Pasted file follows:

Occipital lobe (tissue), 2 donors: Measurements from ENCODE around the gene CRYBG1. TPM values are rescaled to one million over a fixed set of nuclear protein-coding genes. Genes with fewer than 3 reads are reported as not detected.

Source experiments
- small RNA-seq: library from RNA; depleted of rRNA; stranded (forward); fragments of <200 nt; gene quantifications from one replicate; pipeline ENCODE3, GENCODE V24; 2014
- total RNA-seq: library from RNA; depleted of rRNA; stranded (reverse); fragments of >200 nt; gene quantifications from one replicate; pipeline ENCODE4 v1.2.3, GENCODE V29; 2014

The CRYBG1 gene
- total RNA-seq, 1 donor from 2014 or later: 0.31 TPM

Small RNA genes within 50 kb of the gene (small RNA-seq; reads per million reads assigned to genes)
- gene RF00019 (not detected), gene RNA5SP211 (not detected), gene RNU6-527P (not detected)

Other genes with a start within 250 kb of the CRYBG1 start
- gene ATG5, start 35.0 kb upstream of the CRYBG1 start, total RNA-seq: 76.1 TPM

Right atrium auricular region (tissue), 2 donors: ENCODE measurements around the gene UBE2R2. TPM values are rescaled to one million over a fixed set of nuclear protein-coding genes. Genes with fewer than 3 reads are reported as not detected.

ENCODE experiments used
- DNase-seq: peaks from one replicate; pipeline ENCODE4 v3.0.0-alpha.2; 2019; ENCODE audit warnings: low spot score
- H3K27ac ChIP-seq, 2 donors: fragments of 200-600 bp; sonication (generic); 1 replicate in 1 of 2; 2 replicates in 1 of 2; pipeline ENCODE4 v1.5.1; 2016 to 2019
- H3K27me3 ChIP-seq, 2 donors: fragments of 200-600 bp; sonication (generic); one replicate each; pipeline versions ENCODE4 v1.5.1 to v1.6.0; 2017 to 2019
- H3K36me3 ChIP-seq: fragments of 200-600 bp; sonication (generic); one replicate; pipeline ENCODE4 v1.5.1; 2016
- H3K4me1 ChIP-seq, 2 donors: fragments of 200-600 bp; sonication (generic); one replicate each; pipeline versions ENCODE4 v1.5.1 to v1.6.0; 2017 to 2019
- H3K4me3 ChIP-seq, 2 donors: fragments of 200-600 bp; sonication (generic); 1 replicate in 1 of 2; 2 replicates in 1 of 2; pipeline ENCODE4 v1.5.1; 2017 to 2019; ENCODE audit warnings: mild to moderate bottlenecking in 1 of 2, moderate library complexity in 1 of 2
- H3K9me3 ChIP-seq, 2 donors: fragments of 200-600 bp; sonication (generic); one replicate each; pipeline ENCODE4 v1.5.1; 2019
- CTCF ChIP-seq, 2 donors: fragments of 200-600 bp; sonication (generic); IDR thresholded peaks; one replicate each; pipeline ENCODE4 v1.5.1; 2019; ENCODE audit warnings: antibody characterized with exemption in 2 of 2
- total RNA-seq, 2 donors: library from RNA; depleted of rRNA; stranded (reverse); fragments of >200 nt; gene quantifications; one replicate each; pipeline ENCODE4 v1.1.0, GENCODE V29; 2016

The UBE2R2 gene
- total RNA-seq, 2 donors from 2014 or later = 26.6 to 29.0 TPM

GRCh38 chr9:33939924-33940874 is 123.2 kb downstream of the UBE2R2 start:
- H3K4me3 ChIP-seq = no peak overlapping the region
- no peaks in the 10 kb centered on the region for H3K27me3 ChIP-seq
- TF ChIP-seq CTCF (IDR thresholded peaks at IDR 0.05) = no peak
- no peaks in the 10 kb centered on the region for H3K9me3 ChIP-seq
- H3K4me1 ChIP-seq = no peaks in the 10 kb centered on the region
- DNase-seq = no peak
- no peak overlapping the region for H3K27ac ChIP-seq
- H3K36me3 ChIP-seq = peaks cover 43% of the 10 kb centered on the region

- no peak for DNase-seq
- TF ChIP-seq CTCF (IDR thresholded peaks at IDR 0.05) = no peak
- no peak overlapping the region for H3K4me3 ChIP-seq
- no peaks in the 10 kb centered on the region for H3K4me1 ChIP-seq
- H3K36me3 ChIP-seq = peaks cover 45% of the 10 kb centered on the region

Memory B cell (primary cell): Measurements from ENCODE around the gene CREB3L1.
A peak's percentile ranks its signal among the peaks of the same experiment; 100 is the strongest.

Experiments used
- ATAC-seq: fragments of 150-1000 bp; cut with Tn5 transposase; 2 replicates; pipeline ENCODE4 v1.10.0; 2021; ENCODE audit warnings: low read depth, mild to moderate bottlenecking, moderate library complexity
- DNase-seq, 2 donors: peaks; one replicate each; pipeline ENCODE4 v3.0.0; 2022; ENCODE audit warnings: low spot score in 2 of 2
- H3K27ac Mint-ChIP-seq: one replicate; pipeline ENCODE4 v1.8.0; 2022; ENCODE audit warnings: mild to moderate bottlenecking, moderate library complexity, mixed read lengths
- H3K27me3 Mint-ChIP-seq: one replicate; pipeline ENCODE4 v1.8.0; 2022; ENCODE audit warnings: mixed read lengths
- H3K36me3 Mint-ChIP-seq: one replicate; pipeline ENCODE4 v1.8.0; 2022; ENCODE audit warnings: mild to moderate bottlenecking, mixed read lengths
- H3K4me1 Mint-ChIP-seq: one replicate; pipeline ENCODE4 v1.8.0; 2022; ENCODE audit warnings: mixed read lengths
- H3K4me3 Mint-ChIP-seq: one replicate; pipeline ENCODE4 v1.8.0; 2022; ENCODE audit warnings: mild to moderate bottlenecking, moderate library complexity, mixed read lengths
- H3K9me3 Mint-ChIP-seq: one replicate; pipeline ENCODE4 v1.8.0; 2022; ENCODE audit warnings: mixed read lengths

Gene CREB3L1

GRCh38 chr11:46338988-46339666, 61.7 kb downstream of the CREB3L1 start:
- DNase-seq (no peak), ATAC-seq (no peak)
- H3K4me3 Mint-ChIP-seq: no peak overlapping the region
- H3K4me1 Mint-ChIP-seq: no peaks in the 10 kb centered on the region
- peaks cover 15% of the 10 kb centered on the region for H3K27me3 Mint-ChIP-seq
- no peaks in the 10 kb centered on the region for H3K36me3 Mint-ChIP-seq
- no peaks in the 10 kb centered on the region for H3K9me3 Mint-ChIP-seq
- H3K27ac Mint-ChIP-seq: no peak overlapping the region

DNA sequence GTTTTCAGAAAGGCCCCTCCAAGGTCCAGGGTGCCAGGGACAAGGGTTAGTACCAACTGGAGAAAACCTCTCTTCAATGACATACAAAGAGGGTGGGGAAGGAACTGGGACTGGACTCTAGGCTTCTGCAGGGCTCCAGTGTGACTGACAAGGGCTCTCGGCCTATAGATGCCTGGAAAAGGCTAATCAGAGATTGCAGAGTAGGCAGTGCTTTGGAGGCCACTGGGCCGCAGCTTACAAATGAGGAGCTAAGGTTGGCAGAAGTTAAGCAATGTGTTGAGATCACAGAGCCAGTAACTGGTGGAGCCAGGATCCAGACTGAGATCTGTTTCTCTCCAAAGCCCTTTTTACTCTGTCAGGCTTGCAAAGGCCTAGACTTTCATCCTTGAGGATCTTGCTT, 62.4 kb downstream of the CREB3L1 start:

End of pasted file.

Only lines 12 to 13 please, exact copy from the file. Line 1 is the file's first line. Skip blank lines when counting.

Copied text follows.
ENCODE experiments used
- DNase-seq: peaks from one replicate; pipeline ENCODE4 v3.0.0-alpha.2; 2019; ENCODE audit warnings: low spot score